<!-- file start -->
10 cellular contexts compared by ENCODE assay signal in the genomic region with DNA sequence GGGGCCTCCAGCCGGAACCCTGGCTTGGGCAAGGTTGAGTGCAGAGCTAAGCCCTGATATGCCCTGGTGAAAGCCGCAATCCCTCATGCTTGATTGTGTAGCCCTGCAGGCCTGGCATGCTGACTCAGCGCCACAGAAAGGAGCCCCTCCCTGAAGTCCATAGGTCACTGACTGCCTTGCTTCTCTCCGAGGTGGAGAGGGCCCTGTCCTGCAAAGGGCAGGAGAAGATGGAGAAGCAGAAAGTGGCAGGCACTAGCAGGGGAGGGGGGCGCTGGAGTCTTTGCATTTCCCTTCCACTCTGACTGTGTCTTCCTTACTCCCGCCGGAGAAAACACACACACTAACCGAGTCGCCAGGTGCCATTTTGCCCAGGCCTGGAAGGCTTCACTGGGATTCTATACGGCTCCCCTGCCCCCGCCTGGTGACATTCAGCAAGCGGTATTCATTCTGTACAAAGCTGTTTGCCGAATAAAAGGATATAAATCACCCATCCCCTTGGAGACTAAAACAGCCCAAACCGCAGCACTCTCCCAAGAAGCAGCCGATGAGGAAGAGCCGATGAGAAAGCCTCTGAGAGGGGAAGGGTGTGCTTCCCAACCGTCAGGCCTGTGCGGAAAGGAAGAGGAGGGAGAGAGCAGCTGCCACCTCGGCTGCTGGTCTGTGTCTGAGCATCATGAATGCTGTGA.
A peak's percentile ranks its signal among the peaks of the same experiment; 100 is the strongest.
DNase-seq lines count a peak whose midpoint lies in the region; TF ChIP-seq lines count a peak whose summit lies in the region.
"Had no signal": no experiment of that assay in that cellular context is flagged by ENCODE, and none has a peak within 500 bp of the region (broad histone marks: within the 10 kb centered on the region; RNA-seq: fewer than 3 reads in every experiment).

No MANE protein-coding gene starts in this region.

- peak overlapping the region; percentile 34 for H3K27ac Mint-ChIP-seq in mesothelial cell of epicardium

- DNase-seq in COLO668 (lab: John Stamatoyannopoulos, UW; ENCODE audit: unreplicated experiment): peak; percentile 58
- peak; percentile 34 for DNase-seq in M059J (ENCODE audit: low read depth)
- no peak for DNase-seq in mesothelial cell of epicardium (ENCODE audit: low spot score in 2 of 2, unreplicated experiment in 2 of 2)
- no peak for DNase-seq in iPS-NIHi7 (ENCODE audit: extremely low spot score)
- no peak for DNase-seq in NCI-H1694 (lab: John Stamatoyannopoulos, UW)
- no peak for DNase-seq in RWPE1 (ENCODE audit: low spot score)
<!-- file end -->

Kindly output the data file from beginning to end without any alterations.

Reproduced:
10 cellular contexts compared by ENCODE assay signal in the genomic region with DNA sequence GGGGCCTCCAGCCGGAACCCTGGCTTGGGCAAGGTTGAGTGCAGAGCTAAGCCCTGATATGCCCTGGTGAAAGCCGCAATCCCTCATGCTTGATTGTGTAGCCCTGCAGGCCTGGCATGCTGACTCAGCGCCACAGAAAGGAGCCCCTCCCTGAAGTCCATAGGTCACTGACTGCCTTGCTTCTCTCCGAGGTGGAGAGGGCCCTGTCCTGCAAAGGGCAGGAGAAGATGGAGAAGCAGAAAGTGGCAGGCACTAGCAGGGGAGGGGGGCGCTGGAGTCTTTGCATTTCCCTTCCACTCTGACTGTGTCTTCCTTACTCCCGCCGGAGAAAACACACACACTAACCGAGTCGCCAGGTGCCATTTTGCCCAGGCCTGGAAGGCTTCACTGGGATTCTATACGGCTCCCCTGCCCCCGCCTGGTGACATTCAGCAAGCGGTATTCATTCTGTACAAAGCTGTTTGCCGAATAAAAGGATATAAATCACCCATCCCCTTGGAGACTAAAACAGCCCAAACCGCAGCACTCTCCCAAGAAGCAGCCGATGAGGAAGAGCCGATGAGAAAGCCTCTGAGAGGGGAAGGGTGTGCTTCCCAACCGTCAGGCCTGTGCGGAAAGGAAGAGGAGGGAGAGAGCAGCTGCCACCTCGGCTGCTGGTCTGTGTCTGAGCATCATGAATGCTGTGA.
A peak's percentile ranks its signal among the peaks of the same experiment; 100 is the strongest.
DNase-seq lines count a peak whose midpoint lies in the region; TF ChIP-seq lines count a peak whose summit lies in the region.
"Had no signal": no experiment of that assay in that cellular context is flagged by ENCODE, and none has a peak within 500 bp of the region (broad histone marks: within the 10 kb centered on the region; RNA-seq: fewer than 3 reads in every experiment).

No MANE protein-coding gene starts in this region.

- peak overlapping the region; percentile 34 for H3K27ac Mint-ChIP-seq in mesothelial cell of epicardium

- DNase-seq in COLO668 (lab: John Stamatoyannopoulos, UW; ENCODE audit: unreplicated experiment): peak; percentile 58
- peak; percentile 34 for DNase-seq in M059J (ENCODE audit: low read depth)
- no peak for DNase-seq in mesothelial cell of epicardium (ENCODE audit: low spot score in 2 of 2, unreplicated experiment in 2 of 2)
- no peak for DNase-seq in iPS-NIHi7 (ENCODE audit: extremely low spot score)
- no peak for DNase-seq in NCI-H1694 (lab: John Stamatoyannopoulos, UW)
- no peak for DNase-seq in RWPE1 (ENCODE audit: low spot score)